"Life, like a dome of many-coloured glass, 
Stains the white radiance of Eternity."
~ Adonais 

Percy Bysshe Shelley was one of the most important poets of the Romantic period and is widely regarded as one of the preeminent lyric poets of the English language (though I’m a Frost man myself). Shelley had a short stint at University College at Oxford University before he was unceremoniously expelled for penning a pamphlet titled, “The Necessity of Atheism.” It is rumored that he only attended one lecture in his time at Oxford. Though he died under auspicious circumstances in a boating accident at the age of 29, Shelley’s influence reached into the next several generations of Victorian poets and he was a considerable figure to members of the pre-Raphaelite Brotherhood. Mark Twain even took aim at Shelley’s eccentricities and behavior after he abandoned his first wife, Harriet Shelley, when she became pregnant.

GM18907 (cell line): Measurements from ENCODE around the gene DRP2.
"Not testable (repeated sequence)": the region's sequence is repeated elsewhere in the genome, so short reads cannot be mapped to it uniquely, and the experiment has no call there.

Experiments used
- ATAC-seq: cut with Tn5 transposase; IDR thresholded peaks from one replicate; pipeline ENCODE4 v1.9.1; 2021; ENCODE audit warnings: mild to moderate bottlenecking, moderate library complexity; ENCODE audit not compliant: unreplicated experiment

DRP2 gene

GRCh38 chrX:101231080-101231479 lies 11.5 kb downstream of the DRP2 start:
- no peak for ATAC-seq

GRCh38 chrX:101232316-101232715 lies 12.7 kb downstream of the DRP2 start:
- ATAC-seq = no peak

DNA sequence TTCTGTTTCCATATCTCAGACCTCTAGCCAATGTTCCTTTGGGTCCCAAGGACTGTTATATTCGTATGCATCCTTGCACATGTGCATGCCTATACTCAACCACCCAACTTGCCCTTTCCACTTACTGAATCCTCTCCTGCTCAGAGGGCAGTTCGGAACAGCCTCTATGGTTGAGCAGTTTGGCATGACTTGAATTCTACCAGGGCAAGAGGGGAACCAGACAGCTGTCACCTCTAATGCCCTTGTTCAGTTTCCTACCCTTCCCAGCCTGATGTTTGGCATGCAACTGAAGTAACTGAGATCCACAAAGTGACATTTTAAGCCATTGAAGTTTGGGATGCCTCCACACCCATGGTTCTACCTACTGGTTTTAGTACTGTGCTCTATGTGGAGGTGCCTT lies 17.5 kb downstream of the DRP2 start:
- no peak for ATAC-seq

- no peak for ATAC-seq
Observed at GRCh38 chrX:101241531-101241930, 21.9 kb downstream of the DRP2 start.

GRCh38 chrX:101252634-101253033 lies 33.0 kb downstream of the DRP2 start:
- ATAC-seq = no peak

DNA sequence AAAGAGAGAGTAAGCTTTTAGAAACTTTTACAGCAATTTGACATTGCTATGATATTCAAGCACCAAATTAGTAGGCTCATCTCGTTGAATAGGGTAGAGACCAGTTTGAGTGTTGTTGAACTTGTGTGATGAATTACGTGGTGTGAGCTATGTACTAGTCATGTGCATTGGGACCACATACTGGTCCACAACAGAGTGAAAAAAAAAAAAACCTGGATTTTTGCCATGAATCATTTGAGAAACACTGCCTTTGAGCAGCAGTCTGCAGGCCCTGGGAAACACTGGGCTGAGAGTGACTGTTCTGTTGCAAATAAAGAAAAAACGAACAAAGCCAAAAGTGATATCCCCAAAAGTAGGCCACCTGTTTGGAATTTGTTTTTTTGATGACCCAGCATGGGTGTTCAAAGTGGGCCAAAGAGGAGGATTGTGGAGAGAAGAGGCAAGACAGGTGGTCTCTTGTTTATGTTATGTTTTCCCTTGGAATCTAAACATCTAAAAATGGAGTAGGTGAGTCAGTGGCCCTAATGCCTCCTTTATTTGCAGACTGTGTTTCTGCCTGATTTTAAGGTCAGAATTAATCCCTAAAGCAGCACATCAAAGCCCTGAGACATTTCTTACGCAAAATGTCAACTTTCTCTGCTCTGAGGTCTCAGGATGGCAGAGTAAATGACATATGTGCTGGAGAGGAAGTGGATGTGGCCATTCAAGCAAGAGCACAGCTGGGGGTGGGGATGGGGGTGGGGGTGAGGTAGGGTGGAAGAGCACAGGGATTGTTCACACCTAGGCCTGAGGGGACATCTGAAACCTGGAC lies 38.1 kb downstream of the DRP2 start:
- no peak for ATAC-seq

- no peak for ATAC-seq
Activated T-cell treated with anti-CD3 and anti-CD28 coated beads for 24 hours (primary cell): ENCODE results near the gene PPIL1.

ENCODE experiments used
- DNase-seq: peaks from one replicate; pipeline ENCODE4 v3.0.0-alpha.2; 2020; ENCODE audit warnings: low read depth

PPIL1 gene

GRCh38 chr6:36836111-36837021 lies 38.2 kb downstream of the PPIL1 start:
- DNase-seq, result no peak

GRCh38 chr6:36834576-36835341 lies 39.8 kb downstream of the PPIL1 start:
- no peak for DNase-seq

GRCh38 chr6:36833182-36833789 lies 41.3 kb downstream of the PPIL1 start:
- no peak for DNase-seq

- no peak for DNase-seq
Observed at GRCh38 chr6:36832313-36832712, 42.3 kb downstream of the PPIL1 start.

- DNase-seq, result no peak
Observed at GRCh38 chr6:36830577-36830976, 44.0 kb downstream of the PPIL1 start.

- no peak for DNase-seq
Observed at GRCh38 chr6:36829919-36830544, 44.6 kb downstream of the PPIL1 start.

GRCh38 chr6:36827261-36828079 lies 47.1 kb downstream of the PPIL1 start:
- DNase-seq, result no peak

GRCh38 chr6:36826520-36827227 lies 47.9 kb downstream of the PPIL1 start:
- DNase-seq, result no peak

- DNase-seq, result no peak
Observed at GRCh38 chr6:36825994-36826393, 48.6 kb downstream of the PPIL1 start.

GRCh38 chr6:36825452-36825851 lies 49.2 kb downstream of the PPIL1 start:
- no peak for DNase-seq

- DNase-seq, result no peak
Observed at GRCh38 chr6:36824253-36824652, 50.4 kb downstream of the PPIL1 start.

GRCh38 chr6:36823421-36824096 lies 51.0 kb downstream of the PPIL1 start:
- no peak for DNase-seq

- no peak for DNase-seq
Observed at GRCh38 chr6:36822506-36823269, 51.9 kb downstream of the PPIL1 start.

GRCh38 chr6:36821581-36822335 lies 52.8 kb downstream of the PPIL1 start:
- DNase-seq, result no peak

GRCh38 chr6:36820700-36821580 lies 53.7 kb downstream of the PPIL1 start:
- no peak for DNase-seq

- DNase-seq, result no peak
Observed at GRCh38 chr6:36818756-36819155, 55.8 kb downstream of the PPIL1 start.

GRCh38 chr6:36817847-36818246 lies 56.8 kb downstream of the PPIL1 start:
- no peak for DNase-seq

Shelley died after his schooner, the Don Juan (an homage to Byron), was overtaken by a sudden squall in the Gulf of Spezia on the way from Livorno to Livici. His body washed up on shore in a much similar fashion to the way the title character did in his epic poem Adonais. Only, Shelley’s body was so badly disfigured from several days floating in the ocean that there was no flesh upon the body parts not covered by clothing.

The Shelley memorial can be viewed in a portico built specifically for the monument at University College in Oxford. The monument was sculpted by Edward Onslow Ford and the impetus for the design was drawn specifically from the death scene in Adonais.